I’ve been using WordPress since September 2005, or eighty percent of the platform’s lifetime. I have used every version of the software since the antiquated version 1.5. When I began blogging, WordPress had been downloaded 538,514 times. According to the infographic, that number has risen to more than 66 million. This puts me comfortably into the earliest 1% of users. I was using WordPress before it was cool.
When I began, the default Kubrick design had only just been introduced, and there was even an option to activate an older ‘classic’ template. There were no options for uploading images (you had to do that via FTP or ‘hotlink’ from an existing image online) or integration with social media, and there was no way to change the look and feel of the site unless you knew some CSS and PHP.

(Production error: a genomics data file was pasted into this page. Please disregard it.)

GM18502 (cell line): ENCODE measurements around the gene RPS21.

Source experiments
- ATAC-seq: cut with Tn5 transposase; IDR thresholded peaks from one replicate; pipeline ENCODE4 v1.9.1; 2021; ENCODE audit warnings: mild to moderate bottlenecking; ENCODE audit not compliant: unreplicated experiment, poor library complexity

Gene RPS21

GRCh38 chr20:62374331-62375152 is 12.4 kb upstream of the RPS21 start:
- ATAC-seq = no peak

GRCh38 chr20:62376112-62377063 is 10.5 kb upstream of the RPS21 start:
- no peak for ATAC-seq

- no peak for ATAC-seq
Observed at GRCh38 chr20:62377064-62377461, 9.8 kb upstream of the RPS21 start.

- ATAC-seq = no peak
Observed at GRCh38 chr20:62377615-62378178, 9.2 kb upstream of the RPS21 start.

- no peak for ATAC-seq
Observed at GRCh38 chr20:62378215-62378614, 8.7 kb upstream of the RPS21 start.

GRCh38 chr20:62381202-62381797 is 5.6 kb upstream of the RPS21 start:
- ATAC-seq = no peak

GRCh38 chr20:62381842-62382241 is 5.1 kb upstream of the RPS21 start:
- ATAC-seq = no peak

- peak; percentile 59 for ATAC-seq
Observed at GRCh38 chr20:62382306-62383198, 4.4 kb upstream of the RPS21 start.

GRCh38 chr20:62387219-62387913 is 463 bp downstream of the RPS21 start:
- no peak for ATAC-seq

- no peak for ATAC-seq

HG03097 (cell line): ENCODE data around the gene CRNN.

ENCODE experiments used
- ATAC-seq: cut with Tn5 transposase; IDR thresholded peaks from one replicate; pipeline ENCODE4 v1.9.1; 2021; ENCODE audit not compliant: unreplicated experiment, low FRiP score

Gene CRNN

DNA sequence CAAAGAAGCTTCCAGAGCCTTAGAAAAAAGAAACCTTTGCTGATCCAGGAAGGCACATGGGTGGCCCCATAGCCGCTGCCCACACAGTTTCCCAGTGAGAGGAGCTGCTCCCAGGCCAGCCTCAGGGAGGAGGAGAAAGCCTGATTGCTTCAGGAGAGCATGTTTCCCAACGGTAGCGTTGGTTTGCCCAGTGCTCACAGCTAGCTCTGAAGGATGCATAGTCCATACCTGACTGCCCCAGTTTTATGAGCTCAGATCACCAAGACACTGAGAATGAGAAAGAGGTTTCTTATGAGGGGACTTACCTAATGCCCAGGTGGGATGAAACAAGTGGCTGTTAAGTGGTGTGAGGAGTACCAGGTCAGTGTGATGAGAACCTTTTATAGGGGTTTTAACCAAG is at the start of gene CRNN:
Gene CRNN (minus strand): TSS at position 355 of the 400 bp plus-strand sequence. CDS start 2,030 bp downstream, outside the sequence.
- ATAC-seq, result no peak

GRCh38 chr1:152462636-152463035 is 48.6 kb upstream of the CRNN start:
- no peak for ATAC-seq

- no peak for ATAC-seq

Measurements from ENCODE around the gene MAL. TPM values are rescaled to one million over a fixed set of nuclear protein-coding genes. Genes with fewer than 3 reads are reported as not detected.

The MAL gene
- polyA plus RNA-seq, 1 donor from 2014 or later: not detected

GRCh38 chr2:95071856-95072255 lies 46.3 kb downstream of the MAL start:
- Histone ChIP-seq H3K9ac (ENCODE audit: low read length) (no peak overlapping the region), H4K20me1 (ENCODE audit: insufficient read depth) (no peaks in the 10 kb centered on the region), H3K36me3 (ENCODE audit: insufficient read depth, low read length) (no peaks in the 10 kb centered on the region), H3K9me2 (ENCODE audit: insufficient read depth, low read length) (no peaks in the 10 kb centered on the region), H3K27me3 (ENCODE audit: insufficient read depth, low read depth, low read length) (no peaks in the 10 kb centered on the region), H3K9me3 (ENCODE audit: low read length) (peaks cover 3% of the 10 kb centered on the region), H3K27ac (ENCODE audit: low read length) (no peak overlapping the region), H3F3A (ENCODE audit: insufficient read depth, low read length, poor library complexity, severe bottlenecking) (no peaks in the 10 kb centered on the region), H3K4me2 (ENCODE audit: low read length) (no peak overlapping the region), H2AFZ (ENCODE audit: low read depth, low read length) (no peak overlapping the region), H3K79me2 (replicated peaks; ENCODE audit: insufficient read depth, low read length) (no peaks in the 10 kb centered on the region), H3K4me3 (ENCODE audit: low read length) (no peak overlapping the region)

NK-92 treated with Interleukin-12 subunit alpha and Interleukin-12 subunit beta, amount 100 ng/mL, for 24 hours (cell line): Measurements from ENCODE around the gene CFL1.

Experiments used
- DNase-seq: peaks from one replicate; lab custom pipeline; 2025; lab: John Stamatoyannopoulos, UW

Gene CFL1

However, the two core pieces of functionality that make WordPress so useful were already in place back in 2005 – themes and plugins. By uploading small pieces of stand-alone code, you could change the look (themes) or functionality (plugins) of the site without messing with the core code. That was not a unique feature of WordPress, but I am sure that the simplicity of the way it was implemented contributed to its success.
That, and the fact that WordPress is OpenSource, meaning anyone can edit the code and create themes and plug-ins. I was very impressed when, in 2010, Mullenweg transferred ownership of the WordPress trademark to a non-for-profit company, meaning the platform cannot be sold to an Internet giant, as Tumblr was last week.
Other sites in which I have a hand that use the WordPress platform include The LIP Magazine archive, The Word of an Insignificant Woman, Liberal Conspiracy, and English PEN.
1. Unless, of course, you’re reading this at some point in the near or far future when I have, in an ironic twist, abandoned WordPress for some other software and imported all my old posts.